Monday

18th Mar 2019

Column / Brexit Briefing

The domestic stakes of the UK referendum

  • Prime minister Cameron and anti-EU Farage's political future also depend on the referendum's outcome (Photo: David Holt)

A week ago, as the polls nudged Brexit slightly into an apparently decisive lead, the Leave campaign dared to imagine the victory line on 23 June.

The murder of Labour MP Jo Cox has cast a pall over the campaign. Campaigning was suspended for two days and, since hostilities resumed, the tone has been marginally less vicious.

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  • Leave leader Johnson's bid for prime minister office would have grass roots support. (Photo: Parsons_Boris_whitehall-1069)

In the meantime, the polling numbers have narrowed to a virtual dead heat. This campaign is simply too close to call.

What to watch on polling day

One interesting vignette from the campaign trail is that a number of hedge funds and investment banks have commissioned their own exit polls to get an on-the-day snap-shot of the referendum meaning they can make trades based on results no one else knows.

Unlike at general elections, British broadcasters are not paying for an authoritative exit poll to be broadcast shortly after polls close at 10PM.

There will be heavy trading on the financial markets on Thursday, and market movements may well give an indication of the result.

The regional pattern of voting will be well worth watching.

London is almost certainly going to vote for Remain, as is Scotland and Northern Ireland. However, barring a late swing, most of provincial England is likely to back a Leave vote.

Unless the margin of victory and defeat is wafer thin, we should know the result of the UK referendum between 3 and 5am.

Immediate consequences

In terms of political consequences, a narrow win for Remain or a Leave vote will almost certainly mean David Cameron’s resignation by Christmas.

Only a decisive Remain win will shore up the positions of Cameron and George Osborne, the chancellor of the exchequer. Both have seen their standing badly tarnished among Conservative MPs and supporters who hold them responsible for the aggressive ‘project fear’ campaign.

Conversely, there are a host of known unknowns in the event of a Leave result.

Faced with a Leave majority, the first decision Osborne will take on Friday morning would be whether to close the stock market until Monday to prevent a day of turmoil on the markets.

"I think on Friday morning you'll see the first reaction will be in the financial markets, because they've placed all these bets that they will move money out of Britain if Britain votes to leave,” Osborne commented on Tuesday (21 June).

The prospect of a Black Friday, marked by stock and currency sell-off of sterling, has been in traders’ minds for months.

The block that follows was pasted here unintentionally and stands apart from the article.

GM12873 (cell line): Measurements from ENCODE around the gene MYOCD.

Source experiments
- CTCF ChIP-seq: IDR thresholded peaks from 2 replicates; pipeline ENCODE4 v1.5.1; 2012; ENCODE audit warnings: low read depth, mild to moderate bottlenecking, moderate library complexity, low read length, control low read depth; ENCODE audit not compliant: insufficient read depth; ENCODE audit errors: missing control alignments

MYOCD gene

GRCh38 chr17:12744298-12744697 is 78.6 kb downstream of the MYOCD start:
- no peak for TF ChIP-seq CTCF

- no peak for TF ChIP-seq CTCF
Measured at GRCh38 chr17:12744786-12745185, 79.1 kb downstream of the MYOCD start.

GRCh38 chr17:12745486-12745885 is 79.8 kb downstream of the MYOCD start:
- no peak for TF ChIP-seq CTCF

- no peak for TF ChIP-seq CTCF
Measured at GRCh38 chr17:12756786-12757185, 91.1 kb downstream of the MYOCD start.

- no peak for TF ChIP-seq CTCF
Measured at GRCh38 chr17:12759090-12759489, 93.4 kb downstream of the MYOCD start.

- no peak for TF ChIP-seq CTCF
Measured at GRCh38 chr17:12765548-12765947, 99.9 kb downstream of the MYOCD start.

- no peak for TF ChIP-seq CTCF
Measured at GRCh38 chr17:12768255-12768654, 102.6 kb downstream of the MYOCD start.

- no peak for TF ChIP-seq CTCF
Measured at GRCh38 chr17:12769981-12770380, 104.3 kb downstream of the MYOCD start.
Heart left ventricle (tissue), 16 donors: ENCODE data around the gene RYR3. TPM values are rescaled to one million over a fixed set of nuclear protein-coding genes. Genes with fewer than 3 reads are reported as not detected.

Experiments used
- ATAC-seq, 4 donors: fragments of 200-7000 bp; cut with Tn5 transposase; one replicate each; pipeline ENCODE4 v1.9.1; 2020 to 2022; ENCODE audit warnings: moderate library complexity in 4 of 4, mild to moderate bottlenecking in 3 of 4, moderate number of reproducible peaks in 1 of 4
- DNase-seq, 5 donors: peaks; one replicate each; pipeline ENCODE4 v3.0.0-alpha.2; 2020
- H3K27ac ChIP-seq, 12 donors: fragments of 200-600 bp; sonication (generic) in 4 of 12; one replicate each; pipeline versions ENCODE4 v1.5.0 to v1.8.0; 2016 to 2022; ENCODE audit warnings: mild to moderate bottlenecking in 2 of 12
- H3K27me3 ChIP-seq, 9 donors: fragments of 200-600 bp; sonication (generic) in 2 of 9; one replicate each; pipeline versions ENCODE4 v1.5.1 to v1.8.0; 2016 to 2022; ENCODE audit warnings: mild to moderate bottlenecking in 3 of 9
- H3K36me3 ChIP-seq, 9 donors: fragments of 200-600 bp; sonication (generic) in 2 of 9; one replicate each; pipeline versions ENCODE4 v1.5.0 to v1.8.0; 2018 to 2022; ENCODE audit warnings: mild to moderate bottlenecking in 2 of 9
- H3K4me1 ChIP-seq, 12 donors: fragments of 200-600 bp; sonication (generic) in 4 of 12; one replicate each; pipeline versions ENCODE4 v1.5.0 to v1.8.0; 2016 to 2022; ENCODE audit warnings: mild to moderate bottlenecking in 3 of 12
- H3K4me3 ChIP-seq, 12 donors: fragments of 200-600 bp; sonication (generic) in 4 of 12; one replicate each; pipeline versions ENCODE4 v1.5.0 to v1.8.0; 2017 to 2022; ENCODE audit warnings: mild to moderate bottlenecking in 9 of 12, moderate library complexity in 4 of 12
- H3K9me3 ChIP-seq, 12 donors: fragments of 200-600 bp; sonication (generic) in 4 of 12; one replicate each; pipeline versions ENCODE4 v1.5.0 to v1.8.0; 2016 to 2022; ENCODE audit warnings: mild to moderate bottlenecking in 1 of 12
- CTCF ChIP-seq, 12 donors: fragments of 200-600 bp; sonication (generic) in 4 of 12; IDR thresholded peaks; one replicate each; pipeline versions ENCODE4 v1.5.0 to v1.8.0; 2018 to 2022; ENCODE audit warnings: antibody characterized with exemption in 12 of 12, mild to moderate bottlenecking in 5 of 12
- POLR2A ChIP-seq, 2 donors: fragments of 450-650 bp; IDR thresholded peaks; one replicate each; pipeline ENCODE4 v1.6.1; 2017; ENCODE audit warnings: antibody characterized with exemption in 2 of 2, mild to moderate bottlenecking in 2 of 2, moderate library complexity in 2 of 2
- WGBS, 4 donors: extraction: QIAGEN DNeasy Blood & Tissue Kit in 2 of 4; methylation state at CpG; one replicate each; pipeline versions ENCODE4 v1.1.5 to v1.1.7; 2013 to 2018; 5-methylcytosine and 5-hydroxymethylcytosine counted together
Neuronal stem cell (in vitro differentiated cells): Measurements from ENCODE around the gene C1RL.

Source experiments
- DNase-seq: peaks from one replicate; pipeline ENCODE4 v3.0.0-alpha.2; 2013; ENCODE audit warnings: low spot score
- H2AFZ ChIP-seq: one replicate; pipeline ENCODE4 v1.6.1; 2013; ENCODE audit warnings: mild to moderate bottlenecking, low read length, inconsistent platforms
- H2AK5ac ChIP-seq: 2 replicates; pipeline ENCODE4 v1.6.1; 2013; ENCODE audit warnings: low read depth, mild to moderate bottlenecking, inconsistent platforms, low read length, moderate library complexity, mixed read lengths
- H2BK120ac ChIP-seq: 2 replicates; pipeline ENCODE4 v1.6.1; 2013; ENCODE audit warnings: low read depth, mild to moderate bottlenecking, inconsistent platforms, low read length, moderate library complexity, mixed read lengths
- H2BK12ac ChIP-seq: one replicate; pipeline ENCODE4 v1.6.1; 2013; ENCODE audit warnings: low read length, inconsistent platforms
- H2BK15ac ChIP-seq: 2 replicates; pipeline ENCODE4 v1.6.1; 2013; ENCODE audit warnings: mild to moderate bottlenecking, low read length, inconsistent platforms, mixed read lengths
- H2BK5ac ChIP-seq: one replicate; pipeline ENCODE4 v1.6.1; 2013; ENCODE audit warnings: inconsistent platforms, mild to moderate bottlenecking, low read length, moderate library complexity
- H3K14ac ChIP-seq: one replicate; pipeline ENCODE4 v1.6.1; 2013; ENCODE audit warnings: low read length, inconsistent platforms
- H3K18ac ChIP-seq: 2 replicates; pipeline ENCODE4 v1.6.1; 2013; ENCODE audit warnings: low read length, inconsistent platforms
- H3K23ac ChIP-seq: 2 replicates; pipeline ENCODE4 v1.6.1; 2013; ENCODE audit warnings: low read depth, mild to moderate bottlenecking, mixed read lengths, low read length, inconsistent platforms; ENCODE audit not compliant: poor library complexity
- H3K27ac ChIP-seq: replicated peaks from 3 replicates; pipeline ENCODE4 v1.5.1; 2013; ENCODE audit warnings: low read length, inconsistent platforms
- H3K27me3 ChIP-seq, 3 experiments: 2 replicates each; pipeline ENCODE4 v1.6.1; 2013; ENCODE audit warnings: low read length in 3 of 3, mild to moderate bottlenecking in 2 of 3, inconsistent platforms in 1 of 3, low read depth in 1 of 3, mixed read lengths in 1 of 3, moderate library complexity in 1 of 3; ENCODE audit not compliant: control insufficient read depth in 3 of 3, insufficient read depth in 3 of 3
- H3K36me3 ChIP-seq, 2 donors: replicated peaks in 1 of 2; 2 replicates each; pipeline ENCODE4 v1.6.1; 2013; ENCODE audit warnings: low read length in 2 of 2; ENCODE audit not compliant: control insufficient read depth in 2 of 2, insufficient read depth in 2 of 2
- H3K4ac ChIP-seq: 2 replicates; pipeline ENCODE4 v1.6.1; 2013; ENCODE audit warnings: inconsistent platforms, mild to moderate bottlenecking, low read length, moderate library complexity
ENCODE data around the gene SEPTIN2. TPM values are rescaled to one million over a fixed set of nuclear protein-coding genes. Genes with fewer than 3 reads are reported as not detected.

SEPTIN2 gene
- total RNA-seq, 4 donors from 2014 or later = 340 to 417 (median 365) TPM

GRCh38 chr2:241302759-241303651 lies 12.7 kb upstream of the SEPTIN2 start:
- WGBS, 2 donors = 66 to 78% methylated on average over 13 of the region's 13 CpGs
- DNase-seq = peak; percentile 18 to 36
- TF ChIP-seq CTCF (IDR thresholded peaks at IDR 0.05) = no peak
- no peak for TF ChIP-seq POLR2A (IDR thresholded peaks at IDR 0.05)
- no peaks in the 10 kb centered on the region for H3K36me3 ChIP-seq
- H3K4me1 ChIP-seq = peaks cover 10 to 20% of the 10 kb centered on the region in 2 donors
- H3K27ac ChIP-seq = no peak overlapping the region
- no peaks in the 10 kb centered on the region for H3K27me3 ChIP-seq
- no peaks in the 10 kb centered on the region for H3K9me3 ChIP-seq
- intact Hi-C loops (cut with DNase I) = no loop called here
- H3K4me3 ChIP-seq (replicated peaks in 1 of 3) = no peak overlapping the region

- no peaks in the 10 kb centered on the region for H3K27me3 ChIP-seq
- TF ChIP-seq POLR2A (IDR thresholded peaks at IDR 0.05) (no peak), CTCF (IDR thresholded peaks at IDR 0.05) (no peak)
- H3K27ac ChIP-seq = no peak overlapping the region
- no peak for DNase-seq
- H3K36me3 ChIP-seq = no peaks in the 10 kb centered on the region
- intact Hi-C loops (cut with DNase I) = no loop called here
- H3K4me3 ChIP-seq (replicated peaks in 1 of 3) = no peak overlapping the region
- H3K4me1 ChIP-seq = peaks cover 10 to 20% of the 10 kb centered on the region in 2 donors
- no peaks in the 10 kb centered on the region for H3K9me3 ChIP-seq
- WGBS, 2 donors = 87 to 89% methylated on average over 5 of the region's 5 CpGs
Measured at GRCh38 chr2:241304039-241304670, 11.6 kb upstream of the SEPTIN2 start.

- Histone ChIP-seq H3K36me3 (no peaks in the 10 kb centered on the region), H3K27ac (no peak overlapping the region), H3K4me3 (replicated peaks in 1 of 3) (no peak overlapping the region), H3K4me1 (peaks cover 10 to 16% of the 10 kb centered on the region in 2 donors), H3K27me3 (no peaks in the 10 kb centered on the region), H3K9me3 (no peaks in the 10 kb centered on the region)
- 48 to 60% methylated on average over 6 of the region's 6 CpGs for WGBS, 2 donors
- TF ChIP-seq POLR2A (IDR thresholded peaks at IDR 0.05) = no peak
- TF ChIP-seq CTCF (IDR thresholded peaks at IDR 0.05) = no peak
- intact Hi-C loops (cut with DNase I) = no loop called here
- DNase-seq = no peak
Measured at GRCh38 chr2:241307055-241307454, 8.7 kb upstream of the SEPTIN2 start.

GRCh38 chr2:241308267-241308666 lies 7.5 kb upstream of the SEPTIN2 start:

“Sterling is almost ­certain to fall steeply and quickly if leave wins the referendum,” said billionaire trade George Soros on Tuesday, who added that “ this devaluation to be bigger and also more disruptive than the 15 percent ­devaluation that occurred in September 1992”.

UKIP redux?

Strange though it might sound, defeat would strengthen Nigel Farage and UKIP.

Eight months after narrowly losing their own referendum on independence, the Scottish National Party swept 57 of the 59 constituencies in the 2015 general election.

Similarly, a narrow Remain victory, leaving a fractured Conservative party, not to mention the 30-35 percent of Labour supporters likely to support leaving the EU, will not put the EU question to bed.

Victory for Remain probably means more UKIP MEPs at the 2019 European elections. Now there’s a scary thought.

The turmoil, at least in the short-term, will be minimal in the event of a vote for the status quo.

Like Brussels, British politics effectively shuts down between mid-July and the start of September, leaving just enough time for some serious blood-letting before politicians take their summer holidays.

Cameron will be expected to offer the olive branch of senior ministerial positions to Michael Gove, Boris Johnson and other senior Leave campaigners to avoid the collapse of his government.

Nonetheless, Boris Johnson’s front-man act for the Leave campaign has been a scarcely concealed bid for Cameron’s chair, and the former mayor of London could be prime minister within months.

If the remaining Cameron supporters regard Johnson as an opportunist traitor, his popularity among grass roots supporters - a majority of whom back a Brexit - remains largely undimmed.

Under the Conservative party’s rules on leadership elections, MPs are responsible for selecting the two top candidates for the leadership run-off. Reaching the final two who go to the membership vote is probably the main hurdle facing Johnson.

The silver lining is that this interminable campaign, and accompanying speculation, is nearly at an end. In the early hours of Friday morning it will be clear how the die was cast.

Just don’t expect the result to be the end - or even the beginning of the end - of the UK’s tortured relationship with the European Union.

Benjamin Fox, a former reporter for EUobserver, is a consultant with Sovereign Strategy and a freelance writer. He writes the "UK referendum briefing" column during the 23 June referendum campaign

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